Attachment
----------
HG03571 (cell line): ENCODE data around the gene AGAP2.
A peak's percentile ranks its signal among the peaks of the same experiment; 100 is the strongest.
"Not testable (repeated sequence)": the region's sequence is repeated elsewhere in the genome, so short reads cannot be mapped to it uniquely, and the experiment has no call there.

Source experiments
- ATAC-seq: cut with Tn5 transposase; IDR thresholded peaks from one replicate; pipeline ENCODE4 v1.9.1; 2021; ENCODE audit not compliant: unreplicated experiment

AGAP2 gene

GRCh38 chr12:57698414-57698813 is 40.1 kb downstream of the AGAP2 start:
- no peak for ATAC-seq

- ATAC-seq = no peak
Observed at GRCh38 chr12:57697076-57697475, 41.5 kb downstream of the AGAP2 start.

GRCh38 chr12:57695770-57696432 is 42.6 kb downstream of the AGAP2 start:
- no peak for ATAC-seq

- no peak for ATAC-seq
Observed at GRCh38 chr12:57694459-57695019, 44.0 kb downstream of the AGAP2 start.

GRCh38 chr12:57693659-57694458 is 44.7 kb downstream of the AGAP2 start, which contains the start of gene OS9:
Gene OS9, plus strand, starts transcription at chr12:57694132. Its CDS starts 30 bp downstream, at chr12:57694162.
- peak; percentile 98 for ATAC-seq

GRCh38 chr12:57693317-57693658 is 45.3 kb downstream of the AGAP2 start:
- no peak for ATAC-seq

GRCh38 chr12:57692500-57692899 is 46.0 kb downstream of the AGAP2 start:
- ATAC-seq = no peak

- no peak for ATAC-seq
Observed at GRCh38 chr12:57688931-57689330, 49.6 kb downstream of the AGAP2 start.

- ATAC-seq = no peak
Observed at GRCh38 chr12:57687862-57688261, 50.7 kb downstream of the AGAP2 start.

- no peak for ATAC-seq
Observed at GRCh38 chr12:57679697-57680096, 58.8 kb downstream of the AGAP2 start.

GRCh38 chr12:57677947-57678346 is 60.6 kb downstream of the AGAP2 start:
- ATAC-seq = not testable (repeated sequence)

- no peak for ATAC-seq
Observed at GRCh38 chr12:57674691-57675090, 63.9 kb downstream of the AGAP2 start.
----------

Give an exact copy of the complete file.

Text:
HG03571 (cell line): ENCODE data around the gene AGAP2.
A peak's percentile ranks its signal among the peaks of the same experiment; 100 is the strongest.
"Not testable (repeated sequence)": the region's sequence is repeated elsewhere in the genome, so short reads cannot be mapped to it uniquely, and the experiment has no call there.

Source experiments
- ATAC-seq: cut with Tn5 transposase; IDR thresholded peaks from one replicate; pipeline ENCODE4 v1.9.1; 2021; ENCODE audit not compliant: unreplicated experiment

AGAP2 gene

GRCh38 chr12:57698414-57698813 is 40.1 kb downstream of the AGAP2 start:
- no peak for ATAC-seq

- ATAC-seq = no peak
Observed at GRCh38 chr12:57697076-57697475, 41.5 kb downstream of the AGAP2 start.

GRCh38 chr12:57695770-57696432 is 42.6 kb downstream of the AGAP2 start:
- no peak for ATAC-seq

- no peak for ATAC-seq
Observed at GRCh38 chr12:57694459-57695019, 44.0 kb downstream of the AGAP2 start.

GRCh38 chr12:57693659-57694458 is 44.7 kb downstream of the AGAP2 start, which contains the start of gene OS9:
Gene OS9, plus strand, starts transcription at chr12:57694132. Its CDS starts 30 bp downstream, at chr12:57694162.
- peak; percentile 98 for ATAC-seq

GRCh38 chr12:57693317-57693658 is 45.3 kb downstream of the AGAP2 start:
- no peak for ATAC-seq

GRCh38 chr12:57692500-57692899 is 46.0 kb downstream of the AGAP2 start:
- ATAC-seq = no peak

- no peak for ATAC-seq
Observed at GRCh38 chr12:57688931-57689330, 49.6 kb downstream of the AGAP2 start.

- ATAC-seq = no peak
Observed at GRCh38 chr12:57687862-57688261, 50.7 kb downstream of the AGAP2 start.

- no peak for ATAC-seq
Observed at GRCh38 chr12:57679697-57680096, 58.8 kb downstream of the AGAP2 start.

GRCh38 chr12:57677947-57678346 is 60.6 kb downstream of the AGAP2 start:
- ATAC-seq = not testable (repeated sequence)

- no peak for ATAC-seq
Observed at GRCh38 chr12:57674691-57675090, 63.9 kb downstream of the AGAP2 start.